Sussex is set to be hit with an icy blast this weekend as temperatures plummet below zero.

It could be the first frost of the season for the county, with Chichester set to hit -1C overnight on Saturday. 

The rest of the county is expected to reach 0C and the Met Office predicts "widespread overnight frosts".

With wind gusts as high as 20mph, it will feel even colder than it is. 

While it will be very cold, Saturday is set to be a clear day for Sussex, with sunny spells. 

There will be highs of 6C in Brighton which will feel like 2C, according to the Met Office. 

The national weather service said Saturday will be the best day to make the most of the sunshine, as while it will be warmer on Sunday it will also be much cloudier. 

By Sunday afternoon and into Monday, rain is possible. 

A spokesman from the Met Office confirmed that temperatures are likely to plummet in Sussex.

He added: "Temperatures across the UK will fall over the next 24 hours as colder air moves in from the north. By Friday night there will be the first widespread frost overnight for much of the UK, including Sussex.

"This will be the first time this autumn that many places will have seen a frost. The lowest temperature so far this autumn in Sussex is 2.2C at Herstmonceux on November 11. Wiggonholt, near Pulborough, dropped to -0.7C on October 16."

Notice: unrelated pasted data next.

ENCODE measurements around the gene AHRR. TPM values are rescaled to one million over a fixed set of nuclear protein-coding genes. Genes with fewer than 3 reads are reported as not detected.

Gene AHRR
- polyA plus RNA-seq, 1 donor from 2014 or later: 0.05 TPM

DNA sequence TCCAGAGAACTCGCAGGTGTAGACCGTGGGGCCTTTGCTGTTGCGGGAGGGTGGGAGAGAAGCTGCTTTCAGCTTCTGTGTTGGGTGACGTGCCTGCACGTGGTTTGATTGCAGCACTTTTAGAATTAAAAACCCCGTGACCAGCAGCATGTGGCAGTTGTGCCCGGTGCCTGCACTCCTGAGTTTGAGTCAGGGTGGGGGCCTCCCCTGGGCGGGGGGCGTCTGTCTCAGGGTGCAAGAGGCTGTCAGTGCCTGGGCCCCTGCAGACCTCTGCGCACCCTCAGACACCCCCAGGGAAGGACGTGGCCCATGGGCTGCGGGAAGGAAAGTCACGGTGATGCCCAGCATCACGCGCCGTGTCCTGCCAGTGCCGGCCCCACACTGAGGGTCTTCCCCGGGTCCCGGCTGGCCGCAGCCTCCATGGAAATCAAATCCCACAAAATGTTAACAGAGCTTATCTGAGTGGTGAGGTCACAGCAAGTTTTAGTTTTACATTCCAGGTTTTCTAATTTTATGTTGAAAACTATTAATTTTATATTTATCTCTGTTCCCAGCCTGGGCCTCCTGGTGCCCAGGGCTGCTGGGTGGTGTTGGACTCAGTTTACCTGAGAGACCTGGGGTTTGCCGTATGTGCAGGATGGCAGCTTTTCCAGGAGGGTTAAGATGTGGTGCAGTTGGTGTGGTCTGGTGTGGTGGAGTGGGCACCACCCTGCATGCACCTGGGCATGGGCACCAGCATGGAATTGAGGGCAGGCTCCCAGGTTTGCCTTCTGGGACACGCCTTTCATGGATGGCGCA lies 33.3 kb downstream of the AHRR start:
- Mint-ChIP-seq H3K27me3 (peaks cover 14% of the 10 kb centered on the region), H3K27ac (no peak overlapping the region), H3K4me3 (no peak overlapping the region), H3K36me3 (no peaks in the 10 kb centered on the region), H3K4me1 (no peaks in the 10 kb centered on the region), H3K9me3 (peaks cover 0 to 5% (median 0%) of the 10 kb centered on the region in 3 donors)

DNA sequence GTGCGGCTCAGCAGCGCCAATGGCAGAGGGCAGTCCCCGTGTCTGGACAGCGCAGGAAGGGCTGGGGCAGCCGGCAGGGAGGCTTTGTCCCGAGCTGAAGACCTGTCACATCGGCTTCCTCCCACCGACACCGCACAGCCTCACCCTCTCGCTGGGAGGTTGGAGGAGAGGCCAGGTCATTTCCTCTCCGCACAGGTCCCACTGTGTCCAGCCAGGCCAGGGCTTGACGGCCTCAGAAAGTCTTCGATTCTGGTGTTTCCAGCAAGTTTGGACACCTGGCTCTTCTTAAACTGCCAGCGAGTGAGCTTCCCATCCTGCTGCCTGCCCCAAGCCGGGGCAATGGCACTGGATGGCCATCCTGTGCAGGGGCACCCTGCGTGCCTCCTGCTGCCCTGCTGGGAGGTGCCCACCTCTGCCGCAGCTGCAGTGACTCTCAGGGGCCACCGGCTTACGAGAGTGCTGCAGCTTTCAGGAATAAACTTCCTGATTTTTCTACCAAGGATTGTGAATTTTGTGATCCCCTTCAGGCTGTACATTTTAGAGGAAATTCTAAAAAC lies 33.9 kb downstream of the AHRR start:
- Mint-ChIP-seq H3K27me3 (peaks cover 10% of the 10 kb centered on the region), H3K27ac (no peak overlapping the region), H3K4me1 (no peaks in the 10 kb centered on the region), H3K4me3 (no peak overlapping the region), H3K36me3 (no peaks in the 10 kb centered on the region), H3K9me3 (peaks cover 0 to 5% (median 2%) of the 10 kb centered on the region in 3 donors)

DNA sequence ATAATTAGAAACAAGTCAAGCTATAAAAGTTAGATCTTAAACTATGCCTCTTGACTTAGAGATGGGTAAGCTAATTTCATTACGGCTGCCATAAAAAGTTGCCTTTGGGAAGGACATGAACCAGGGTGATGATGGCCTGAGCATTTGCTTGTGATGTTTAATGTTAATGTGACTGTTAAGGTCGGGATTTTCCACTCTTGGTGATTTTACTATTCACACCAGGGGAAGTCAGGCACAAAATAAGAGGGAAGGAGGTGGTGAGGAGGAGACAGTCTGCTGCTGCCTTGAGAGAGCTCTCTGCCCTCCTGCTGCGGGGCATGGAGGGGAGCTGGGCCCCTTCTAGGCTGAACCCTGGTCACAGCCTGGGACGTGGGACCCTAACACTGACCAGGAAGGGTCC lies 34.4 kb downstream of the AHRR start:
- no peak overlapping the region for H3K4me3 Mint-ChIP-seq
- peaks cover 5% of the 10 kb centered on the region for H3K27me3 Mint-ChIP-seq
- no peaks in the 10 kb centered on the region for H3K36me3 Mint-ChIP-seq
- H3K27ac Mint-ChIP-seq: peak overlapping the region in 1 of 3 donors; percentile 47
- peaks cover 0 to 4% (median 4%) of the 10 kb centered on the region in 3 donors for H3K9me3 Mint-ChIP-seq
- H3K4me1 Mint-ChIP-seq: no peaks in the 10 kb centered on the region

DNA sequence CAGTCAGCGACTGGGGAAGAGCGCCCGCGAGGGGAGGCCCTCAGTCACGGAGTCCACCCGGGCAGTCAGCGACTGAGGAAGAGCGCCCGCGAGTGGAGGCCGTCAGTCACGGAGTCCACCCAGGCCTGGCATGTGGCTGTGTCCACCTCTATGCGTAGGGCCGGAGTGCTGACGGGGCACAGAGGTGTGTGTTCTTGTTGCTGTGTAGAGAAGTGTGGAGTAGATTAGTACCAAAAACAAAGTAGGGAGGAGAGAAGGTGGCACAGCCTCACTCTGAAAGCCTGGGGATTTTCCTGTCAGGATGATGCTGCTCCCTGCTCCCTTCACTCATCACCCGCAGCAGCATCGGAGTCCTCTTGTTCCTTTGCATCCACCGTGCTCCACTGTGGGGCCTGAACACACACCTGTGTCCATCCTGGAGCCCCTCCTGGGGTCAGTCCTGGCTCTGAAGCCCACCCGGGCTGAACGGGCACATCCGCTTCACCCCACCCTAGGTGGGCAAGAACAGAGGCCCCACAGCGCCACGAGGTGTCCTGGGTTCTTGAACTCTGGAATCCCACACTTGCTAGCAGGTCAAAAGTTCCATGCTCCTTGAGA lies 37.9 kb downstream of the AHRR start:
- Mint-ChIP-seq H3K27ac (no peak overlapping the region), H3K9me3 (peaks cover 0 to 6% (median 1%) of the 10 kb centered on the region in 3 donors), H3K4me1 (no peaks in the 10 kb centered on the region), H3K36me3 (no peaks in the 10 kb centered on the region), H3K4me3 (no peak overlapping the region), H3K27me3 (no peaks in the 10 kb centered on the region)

Met Office Deputy Chief Forecaster Helen Caughey added: "Already there is a lot of media speculation about the prospects for snow later this week and for a white Christmas.

"While it is too early to give any indications for Christmas, some colder weather is likely for the end of the week, and into the weekend."

"There is a reasonably strong signal for lower temperatures across the UK by the weekend. But that isn’t guaranteed, and those lower temperatures don’t mean widespread snow.

"There is a 70 per cent chance that areas as far south as southern England could experience overnight frosts and a general reduction in temperature. However, there is still a 30 per cent chance that the colder conditions won’t get that far south. Any falling snow is likely to be confined to the far northeast, and hills and mountains of Scotland.”